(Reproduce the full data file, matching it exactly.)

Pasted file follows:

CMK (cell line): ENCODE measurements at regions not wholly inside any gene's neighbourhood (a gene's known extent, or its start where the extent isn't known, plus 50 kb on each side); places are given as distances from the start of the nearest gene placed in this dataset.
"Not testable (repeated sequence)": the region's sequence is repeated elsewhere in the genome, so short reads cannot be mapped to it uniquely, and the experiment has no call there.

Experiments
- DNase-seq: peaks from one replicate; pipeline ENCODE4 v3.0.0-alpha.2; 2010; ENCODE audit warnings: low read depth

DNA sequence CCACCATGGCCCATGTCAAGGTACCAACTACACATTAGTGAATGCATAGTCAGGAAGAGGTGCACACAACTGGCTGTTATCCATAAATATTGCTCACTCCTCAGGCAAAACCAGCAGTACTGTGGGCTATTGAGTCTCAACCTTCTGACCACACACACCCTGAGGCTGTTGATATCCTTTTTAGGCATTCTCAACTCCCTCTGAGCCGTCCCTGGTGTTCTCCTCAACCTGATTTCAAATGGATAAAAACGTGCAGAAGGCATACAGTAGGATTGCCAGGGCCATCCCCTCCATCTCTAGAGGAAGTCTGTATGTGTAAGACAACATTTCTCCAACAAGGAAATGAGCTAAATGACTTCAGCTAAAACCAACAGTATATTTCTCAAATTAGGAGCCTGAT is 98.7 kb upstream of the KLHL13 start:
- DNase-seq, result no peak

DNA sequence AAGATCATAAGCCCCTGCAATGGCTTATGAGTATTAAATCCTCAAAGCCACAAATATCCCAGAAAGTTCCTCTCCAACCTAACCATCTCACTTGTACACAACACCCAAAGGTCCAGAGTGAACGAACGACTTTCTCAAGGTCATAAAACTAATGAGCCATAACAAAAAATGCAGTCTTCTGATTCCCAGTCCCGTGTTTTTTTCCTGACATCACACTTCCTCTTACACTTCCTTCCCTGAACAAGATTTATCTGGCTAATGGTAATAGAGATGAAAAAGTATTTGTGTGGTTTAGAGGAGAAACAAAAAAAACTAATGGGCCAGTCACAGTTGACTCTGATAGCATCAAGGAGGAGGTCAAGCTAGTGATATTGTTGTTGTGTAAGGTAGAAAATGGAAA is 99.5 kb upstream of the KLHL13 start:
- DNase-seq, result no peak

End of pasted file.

CMK (cell line): ENCODE measurements at regions not wholly inside any gene's neighbourhood (a gene's known extent, or its start where the extent isn't known, plus 50 kb on each side); places are given as distances from the start of the nearest gene placed in this dataset.
"Not testable (repeated sequence)": the region's sequence is repeated elsewhere in the genome, so short reads cannot be mapped to it uniquely, and the experiment has no call there.

Experiments
- DNase-seq: peaks from one replicate; pipeline ENCODE4 v3.0.0-alpha.2; 2010; ENCODE audit warnings: low read depth

DNA sequence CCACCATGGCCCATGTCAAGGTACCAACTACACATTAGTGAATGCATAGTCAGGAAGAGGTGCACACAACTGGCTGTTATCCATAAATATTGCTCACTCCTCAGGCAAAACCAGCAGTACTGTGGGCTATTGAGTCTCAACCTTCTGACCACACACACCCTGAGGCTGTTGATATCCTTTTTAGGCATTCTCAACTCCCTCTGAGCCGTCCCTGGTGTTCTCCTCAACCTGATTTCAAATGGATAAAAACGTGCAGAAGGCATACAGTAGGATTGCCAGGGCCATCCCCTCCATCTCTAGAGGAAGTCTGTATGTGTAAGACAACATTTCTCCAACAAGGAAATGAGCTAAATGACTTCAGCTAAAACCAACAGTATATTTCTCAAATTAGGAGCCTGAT is 98.7 kb upstream of the KLHL13 start:
- DNase-seq, result no peak

DNA sequence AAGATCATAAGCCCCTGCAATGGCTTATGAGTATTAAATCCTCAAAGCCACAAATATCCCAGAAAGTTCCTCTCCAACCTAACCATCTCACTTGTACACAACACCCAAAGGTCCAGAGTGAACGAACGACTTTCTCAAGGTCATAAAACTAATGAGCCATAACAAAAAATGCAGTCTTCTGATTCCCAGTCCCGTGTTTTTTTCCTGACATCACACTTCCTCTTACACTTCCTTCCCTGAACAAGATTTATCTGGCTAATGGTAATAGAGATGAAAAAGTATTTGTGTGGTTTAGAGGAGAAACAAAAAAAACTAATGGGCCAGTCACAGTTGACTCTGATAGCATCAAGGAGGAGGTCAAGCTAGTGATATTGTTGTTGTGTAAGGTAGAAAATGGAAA is 99.5 kb upstream of the KLHL13 start:
- DNase-seq, result no peak